A number of constituents have contacted me about the Protect the Oceans campaign.
Plastic pollution, warming sea temperatures and human impacts are having a significant impact on the world’s marine environments and even putting certain species at risk of extinction. I am pleased that the UK is leading the way on this issue, having been the first country to call for a global 30 per cent target at the United Nations General Assembly last year.
The government’s commitment to marine protection forms a key part of the 25 Year Environment Plan. As part of this plan, the government has also introduced one of the world’s strongest bans on microbeads to protect our ocean, in addition to the plastic bag charge and ban on straws, stirrers and cotton buds.
In September 2019 the government formed a new global alliance to help drive urgent action to safeguard the world’s ocean and protect its precious wildlife.
The Global Ocean Alliance will push for the trebling of existing globally-agreed targets so at least a third of the ocean is safeguarded in Marine Protected Areas over the next decade. These protections help sensitive species such as seahorses, turtles and corals to thrive, and can help fight climate change by protecting key carbon habitats such as mangrove forests and seagrass meadows. It will also call for the 30by30 ambition to be adopted at the next Convention on Biological Diversity conference in China and introduced into international law through the High Seas Treaty in 2020.
Less than 10 per cent of the world’s ocean is currently designated as Marine Protected Areas. But science shows such areas are one of the most important ways to protect precious sea life and habitats from damaging activities – and evidence supports a target of at least 30 per cent to reverse existing adverse impacts, preserve fish populations, increase resilience to climate change, and sustain long-term ocean health.
The UK government designated 41 new Marine Conservation Zones in May 2019, marking the most significant expansion of England’s ‘Blue Belt’ to date. The UK now has a total of 355 marine protected areas in waters around Great Britain and Northern Ireland and an independent review is considering whether stronger protections should be introduced.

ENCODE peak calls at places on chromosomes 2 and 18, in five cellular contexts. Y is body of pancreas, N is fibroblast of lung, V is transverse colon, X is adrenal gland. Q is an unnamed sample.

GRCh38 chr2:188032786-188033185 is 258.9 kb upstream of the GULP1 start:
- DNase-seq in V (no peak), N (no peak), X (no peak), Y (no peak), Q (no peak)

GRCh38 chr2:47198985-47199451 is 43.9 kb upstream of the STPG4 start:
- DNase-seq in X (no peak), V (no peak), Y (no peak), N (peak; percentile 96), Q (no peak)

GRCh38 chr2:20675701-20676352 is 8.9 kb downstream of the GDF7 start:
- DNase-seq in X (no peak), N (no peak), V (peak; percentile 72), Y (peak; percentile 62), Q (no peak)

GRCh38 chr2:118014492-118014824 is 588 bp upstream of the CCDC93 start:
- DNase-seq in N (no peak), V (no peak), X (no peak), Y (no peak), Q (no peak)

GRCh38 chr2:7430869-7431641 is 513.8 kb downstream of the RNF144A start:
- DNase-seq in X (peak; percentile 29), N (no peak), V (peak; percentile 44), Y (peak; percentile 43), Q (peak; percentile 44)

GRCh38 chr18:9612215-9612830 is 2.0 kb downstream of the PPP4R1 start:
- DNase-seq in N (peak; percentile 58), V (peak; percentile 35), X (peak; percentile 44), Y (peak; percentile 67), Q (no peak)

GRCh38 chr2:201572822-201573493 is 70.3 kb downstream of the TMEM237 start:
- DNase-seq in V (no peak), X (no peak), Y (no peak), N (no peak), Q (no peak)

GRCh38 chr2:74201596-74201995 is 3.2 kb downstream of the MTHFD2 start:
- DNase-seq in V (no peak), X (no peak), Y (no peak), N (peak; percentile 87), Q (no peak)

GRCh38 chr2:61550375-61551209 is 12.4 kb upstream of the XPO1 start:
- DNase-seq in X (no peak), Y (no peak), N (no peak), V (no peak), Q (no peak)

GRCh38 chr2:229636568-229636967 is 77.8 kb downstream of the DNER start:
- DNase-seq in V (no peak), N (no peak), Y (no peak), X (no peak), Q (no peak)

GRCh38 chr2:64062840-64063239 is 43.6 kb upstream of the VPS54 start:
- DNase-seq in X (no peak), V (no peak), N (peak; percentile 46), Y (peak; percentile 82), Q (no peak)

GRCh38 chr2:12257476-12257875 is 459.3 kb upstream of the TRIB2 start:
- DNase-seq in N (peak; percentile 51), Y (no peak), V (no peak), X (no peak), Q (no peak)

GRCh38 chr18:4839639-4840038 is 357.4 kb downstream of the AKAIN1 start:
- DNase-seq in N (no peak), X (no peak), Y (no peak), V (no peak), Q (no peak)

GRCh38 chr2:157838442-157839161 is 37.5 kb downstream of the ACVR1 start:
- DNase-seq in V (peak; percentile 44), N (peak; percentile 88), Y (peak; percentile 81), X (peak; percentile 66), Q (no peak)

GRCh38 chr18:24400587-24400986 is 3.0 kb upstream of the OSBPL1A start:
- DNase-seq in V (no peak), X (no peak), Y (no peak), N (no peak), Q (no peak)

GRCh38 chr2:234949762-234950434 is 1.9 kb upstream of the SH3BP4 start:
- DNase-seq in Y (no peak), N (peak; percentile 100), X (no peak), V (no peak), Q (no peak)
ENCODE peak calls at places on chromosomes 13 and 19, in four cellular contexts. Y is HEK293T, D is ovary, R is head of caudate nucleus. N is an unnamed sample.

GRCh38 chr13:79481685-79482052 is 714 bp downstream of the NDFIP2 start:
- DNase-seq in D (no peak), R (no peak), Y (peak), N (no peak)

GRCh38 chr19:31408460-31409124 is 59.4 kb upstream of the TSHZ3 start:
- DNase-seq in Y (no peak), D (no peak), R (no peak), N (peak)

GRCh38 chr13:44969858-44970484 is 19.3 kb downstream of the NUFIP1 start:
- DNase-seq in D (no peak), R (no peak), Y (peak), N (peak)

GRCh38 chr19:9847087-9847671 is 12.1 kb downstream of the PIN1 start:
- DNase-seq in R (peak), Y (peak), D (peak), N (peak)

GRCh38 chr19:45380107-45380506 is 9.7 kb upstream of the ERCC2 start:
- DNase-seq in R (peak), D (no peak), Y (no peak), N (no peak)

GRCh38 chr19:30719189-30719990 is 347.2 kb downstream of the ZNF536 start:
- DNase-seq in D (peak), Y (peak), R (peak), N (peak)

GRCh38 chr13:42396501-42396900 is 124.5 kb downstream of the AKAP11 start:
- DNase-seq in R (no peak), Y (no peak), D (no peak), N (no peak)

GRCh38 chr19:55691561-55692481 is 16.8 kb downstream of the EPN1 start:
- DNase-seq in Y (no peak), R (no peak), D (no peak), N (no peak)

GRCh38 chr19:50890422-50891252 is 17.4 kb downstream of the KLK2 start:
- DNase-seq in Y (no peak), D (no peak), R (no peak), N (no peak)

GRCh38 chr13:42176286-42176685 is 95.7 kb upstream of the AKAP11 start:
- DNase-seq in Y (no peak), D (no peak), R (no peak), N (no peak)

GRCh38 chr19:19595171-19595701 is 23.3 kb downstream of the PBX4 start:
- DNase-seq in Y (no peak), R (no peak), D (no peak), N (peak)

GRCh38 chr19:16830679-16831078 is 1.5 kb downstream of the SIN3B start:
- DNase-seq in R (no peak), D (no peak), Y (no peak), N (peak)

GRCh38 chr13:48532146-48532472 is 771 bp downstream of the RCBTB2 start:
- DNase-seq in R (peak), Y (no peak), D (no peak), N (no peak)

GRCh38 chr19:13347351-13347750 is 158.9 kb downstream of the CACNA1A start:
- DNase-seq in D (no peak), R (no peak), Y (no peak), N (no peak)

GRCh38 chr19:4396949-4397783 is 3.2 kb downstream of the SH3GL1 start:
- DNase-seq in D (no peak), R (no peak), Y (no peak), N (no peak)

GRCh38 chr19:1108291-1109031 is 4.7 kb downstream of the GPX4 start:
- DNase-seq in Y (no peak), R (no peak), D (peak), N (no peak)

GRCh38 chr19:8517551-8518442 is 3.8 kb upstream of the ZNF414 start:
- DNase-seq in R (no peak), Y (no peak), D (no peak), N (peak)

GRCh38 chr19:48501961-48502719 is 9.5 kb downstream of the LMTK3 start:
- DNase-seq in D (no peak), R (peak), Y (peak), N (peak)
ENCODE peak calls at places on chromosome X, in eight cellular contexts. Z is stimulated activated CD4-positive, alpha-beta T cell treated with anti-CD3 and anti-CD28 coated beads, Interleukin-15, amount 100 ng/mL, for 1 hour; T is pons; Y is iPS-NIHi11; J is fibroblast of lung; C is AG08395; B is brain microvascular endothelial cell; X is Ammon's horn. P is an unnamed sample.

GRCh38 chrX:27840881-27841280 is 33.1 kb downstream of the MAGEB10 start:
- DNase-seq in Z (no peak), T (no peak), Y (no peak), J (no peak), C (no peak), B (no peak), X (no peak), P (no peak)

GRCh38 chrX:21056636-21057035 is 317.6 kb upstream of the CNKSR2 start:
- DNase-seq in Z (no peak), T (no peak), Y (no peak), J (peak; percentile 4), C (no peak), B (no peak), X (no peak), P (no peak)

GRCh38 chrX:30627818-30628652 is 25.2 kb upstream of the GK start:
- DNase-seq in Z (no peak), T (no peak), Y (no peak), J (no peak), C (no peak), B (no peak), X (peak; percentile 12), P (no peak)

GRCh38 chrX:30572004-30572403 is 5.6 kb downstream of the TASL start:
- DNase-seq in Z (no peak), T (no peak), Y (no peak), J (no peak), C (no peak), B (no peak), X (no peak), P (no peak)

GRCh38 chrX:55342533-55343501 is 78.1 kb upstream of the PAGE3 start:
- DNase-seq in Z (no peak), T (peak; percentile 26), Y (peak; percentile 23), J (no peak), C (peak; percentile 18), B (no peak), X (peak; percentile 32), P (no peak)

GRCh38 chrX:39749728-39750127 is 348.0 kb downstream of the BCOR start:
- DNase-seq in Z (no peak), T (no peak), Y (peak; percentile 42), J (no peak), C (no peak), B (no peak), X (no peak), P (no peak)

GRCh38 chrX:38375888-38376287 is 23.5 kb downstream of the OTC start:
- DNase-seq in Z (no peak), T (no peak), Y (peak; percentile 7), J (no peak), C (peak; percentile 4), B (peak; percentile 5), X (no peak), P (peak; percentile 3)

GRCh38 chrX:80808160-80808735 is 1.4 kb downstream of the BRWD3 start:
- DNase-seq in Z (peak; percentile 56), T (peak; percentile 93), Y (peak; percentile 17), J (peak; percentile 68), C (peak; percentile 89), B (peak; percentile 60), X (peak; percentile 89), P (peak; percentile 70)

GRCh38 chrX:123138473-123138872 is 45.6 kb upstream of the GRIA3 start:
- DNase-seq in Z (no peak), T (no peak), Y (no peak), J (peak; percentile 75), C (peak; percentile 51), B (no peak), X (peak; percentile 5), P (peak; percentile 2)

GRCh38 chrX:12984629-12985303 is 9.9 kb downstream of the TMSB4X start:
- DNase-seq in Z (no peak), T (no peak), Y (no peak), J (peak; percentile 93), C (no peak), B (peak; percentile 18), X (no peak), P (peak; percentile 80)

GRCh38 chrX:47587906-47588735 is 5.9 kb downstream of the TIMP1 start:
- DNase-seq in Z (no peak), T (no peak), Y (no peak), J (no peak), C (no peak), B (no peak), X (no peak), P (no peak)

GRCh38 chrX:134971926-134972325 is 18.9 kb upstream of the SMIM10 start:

It also follows recently announced UK-backed plans for more than 150,000 square miles of a ‘no take’ zone around Ascension Island, closing the off-shore area to any fishing activity. This will support the protection of key species such as green turtles.
I welcome that the UK has accepted the position as Ocean Co-Chair of the High Ambition Coalition for Nature and People. Between this and the UK-led Global Ocean Alliance, there are now 80 countries supporting a target to protect at least 30 per cent of the global ocean by 2030, and Ministers are working to secure this target's adoption at the Convention on Biological Diversity Conference of Parties later this year where the post-2020 global biodiversity framework will be adopted.
Domestically, the UK Marine Strategy supports the vision for ‘clean, healthy, safe, productive and biologically diverse oceans and seas.’ I understand that Ministers are currently preparing an update to the UK Marine Strategy Part 3, outlining the programmes of measures that will continue to move the UK towards Good Environmental Status in its seas. Further, it is encouraging that 38 per cent of UK waters are in Marine Protected Areas, and I agree that these must be effectively protected. I am pleased that plans to increase protections for England’s waters through a pilot to designate marine sites as Highly Protected Marine Areas have now been launched. I understand that the selected sites would see a ban on all activities that could have a damaging effect on wildlife or marine habitats.
Finally, the UK is driving forward action to reduce plastic pollution in the ocean, through the Commonwealth Clean Ocean Alliance, a growing group of 34 Commonwealth member states. Ministers have also committed up to £70m to help developing countries to prevent plastic waste entering the ocean, and to a new £500m Blue Planet Fund, to help developing countries protect the ocean from key human-generated threats, including pollution.
It’s clear we urgently need to do much more to protect our oceans. Creating ocean sanctuaries – like national parks at sea – is essential. These would keep out threats from industrial fishing, drilling and mining, giving marine life a chance to recover. Protected areas won’t keep out pollution or climate change, but they will give marine life the space to cope with these pressures.
Ocean sanctuaries allow fish stocks to recover, with more and bigger fish. Billions of people rely on fish for their protein and healthier fish means better food security for them.